Success and Impact

Guide Available For Mental Health Professionals Serving Immigrant Youth

Cute young child looking into the camera

Providing effective mental health services to unaccompanied children released from federal immigration custody is both critically important and incredibly challenging. Unaccompanied immigrant children arrive at the border without a parent or legal guardian and face unique challenges and stressors during their journey to the U.S., throughout their detention, and upon their release from custody.

In an effort to help professionals address this challenge responsibly and in a way that centers the needs and experiences of children, the National Center for Youth Law partnered with the Stanford Early Life Stress and Resilience Program and Center for Trauma Recovery and Juvenile Justice to produce a Guide on best practices for meeting the therapeutic needs of this vulnerable population.

Report Cover with photo of colorful textileGuidance for Mental Health Professionals Serving Unaccompanied Children Released From Government Custody” (Guide), published in November 2021, is grounded in the voices and experiences of unaccompanied children. Featured quotes from detained unaccompanied children throughout the Guide come from interviews conducted by NCYL attorneys.

Important resource for mental health professionals

Mental health providers often are the first adults who understand the multi-layered impact that trauma has had on children. However, many mental health providers may not understand the intricacies of the federal immigration detention system and how unaccompanied children experience this system.

Although each child’s experience is distinct, there are commonalities that can help professionals provide trauma-sensitive and culturally responsive care for unaccompanied children who have faced unique dangers, challenges, and losses involved in their journey to the U.S.and their time spent in federal immigration custody.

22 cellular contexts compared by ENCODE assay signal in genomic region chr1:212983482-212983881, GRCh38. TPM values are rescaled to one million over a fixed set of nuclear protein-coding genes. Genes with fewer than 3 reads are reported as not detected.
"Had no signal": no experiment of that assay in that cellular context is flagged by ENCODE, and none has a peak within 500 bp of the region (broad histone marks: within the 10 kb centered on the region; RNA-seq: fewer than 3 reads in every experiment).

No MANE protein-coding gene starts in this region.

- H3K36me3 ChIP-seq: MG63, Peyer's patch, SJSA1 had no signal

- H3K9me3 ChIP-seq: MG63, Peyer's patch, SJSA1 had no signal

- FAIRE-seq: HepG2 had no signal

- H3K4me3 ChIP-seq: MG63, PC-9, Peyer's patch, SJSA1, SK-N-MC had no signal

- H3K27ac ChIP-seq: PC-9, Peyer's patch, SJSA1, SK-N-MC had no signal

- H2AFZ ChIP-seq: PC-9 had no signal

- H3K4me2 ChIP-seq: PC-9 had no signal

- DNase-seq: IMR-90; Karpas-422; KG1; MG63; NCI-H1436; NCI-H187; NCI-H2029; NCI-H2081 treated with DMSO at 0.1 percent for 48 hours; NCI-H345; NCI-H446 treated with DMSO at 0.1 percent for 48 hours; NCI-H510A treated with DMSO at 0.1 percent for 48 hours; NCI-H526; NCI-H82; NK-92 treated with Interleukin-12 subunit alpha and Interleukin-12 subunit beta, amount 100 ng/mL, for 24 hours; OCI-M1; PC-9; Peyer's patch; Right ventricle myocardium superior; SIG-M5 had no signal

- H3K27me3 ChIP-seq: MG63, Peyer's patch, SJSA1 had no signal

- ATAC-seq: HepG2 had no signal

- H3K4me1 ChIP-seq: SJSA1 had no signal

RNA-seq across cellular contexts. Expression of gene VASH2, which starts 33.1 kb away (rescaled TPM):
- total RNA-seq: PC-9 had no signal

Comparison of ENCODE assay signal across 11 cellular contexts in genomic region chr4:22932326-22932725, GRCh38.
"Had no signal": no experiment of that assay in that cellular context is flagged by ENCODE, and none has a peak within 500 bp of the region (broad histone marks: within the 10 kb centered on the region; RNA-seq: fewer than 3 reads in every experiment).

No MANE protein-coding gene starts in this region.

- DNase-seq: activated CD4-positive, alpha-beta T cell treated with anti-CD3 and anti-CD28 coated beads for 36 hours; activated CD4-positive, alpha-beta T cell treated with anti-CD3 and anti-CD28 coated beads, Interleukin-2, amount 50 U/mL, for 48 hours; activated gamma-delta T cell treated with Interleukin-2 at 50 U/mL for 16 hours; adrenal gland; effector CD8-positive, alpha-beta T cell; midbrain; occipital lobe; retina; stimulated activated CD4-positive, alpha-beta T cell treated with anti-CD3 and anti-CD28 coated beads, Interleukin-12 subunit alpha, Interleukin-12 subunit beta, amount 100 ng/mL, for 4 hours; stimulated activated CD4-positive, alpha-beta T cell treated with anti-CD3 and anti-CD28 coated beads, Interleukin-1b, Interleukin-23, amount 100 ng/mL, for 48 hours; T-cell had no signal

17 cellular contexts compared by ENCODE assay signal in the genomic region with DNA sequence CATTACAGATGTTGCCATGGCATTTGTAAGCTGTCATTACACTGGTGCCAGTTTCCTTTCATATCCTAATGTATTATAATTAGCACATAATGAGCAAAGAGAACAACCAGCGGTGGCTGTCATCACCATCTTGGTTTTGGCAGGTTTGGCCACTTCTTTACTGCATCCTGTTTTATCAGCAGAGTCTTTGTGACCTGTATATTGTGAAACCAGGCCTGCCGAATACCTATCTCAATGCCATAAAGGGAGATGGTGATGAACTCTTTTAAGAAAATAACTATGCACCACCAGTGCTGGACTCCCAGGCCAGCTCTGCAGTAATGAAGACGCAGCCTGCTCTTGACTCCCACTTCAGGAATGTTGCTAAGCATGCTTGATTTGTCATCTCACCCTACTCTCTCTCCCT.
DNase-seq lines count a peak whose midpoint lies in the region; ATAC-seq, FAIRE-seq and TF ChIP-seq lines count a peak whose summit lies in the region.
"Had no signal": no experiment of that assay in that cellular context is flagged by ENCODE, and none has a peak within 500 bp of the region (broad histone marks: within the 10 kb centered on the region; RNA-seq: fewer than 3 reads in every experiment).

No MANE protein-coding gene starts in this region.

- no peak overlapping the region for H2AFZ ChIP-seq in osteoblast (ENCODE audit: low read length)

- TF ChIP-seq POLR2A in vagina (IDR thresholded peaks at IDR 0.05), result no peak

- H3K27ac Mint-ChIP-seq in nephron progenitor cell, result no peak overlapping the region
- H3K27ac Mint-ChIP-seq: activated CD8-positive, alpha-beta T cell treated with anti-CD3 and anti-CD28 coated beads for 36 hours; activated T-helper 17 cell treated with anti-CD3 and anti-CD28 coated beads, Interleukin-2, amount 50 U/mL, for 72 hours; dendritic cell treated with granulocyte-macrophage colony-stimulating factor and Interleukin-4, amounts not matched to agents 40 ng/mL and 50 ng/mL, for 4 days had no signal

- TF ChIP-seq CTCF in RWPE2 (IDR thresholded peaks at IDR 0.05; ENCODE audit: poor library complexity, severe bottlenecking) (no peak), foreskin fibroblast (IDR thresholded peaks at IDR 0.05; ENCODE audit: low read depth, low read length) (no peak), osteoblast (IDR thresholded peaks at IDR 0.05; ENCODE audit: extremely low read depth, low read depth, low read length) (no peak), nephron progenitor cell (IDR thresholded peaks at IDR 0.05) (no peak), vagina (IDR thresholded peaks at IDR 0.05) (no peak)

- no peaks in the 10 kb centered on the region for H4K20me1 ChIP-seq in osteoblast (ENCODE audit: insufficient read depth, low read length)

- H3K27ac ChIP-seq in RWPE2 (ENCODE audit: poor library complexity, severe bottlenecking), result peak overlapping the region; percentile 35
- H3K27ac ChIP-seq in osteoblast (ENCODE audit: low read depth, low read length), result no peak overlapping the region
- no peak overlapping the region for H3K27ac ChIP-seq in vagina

Without a deeper understanding of who unaccompanied children are, and what traumatic stressors they have experienced, even a seasoned clinician with expertise in child trauma may struggle to effectively provide mental health services to this population.

Among the information included in the Guide:

  • An overview of the layers of trauma unaccompanied children may experience throughout their journey – beginning in home country, through their time in federal immigration custody, and upon release into the community;
  • An overview of the distinctive traumatic stressors impacting unaccompanied children;
  • General and specific characteristics of the type of government custody where unaccompanied children are placed that increase the likelihood of traumatic stress; and
  • Priorities for mental health professionals working with unaccompanied children.

Children who arrive at the border without a parent or legal guardian are remarkably resilient, but many have experienced severe psychological and physical trauma that must be recognized and treated accordingly. When professionals who care for these children are prepared to help them recover from the impact of complex trauma, these children can regain the healthy development that trauma may have interrupted and thrive in their communities.

If you are a mental health professional who would like further support in serving immigrant children who were previously detained in federal immigration custody, please contact our team.